by Paul Gatz
Whenever I prepare to teach legal research to law students, I try my best to imagine what learning legal research is like from their perspective. Admittedly, this was much easier to do when I first got the chance to teach and was myself only a few years out of law school. As my own experiences drift further into the past, however, my memories naturally fade. Moreover, as new online products alter the array of tools that are used for research, I sometimes wonder whether the current law student’s experience of learning legal research is fundamentally different than it was a mere 5-10 years ago.
For this reason, when I try putting myself into the shoes of a student learning how to research, I try not to rely on just my memories of the databases or the cognitive processes involved in my first legal research experiences. Rather, I try to think about how those first legal research experiences felt. Not incidentally, those memories of the frustrations, anxieties, and rare joys of legal research remain distinct, and of course it is the frustrations and anxieties – and not the joys – that really stand out.
I imagine most experienced legal researchers would recognize these sorts of frustrations. From the beginning to the end of a research project, the researcher is confronted by the unknown. How and where do I start? How do I figure out the best secondary source to use? Is this Boolean search doing what I think it should? Which of the cases in this massive list of results is actually relevant to my problem? How do I know that I haven’t missed a key case?
With greater knowledge of legal doctrine and more experience in legal research, the
anxieties raised by these questions diminish considerably, but for the novice researcher, these questions can lead to a great deal of frustration and confusion. It is worth noting that all these questions, like a multitude of shadows cast by a single object, have their origins in the same cognitive state: uncertainty.
Over 20 years ago, Carol Kuhlthau published “A Principle of Uncertainty for Information Seeking” in the Journal of Documentation. Based on her empirical studies of information seeking behavior based on the user’s perspective, Kuhlthau developed a model of the information search process consisting of a series of stages and posited an uncertainty principle as the underlying conceptual framework for this process. Each stage can be characterized as playing a unique role in the user’s progression from uncertainty at the initiation stage to understanding at the presentation stage.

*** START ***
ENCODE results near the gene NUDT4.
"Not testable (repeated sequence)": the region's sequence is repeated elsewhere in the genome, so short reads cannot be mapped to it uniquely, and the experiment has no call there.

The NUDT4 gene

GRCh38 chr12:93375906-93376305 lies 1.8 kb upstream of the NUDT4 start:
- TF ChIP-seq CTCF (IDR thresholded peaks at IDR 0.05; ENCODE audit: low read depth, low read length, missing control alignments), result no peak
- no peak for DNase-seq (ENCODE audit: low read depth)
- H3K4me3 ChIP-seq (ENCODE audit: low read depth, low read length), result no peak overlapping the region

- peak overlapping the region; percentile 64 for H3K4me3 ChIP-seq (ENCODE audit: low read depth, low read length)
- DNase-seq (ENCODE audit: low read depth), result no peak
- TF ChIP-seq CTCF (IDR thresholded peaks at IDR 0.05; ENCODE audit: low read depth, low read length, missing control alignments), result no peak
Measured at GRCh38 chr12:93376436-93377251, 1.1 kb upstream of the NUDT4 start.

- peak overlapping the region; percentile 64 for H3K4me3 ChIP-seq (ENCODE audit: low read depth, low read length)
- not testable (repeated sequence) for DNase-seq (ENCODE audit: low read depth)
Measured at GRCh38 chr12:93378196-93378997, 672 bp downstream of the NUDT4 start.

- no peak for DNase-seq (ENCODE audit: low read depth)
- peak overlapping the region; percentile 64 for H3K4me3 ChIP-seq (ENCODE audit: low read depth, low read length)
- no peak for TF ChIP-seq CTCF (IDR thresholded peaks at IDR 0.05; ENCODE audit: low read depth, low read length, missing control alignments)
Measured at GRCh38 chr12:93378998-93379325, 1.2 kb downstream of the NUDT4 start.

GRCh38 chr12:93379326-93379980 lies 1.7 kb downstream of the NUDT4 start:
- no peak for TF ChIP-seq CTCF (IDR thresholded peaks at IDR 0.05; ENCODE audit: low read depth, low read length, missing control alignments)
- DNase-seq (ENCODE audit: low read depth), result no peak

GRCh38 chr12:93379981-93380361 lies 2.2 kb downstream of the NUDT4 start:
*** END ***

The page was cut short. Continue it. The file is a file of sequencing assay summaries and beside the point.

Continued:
Uncertainty has both cognitive and affective aspects. The cognitive aspect is “a lack of understanding, a gap in meaning, or a limited construct.”  The affective aspect includes feelings of “uncertainty, confusion, and frustration.” [Id.] My memories of how I felt during my first legal research experiences are memories of this affective aspect of uncertainty, and those feelings were likely closely related to my struggles with the cognitive aspect, my own lack of understanding of both the substantive law and the tools and methods of legal research.
The principle of uncertainty has an intuitive appeal as a foundational concept for information seeking and research. After all, if you already understand something, you have no need to research. It may even be that those symptoms of frustration and confusion are a good thing, since they help the researcher to recognize precisely where those gaps in understanding are. Put another way, if you’re not getting frustrated when you’re researching, you’re doing it wrong.
Every legal research project begins with uncertainty about how the law applies to a particular set of facts. The researcher’s task is to find information and authority that will lead to a practical understanding of the law and its application. Uncertainty may decrease as the researcher skims secondary sources and peruses statutory language, only to increase again when the researcher confronts a large variety of cases or happens upon a source that changes the analysis completely.
But does the cognitive aspect of uncertainty necessarily entail the affective aspect? The researcher can easily access a wealth of information in multiple formats online. What is there to be frustrated or confused about when you can ask a search engine for the elements of burglary and get a reliable answer? Or when you can upload a brief and be automatically directed to important cases you missed?
But algorithms and artificial intelligence, like databases and books, are merely tools. They make legal research easier, but cannot remove the frustration and confusion caused by uncertainty. So long as laws need to be applied to novel situations, the researcher will need to make that progression from uncertainty to understanding.
Based on his or her own experiences, the legal research instructor can point out a few places where the novice researcher is likely to encounter frustration, confusion, or anxiety, but the experienced guide cannot hope to alert the tenderfoot to every danger. The best we can do is prepare them to be ready when, in the depths of their research, surrounded by conflicting cases, dense statutes, and bizarre Boolean operators, uncertainty casts its shadow.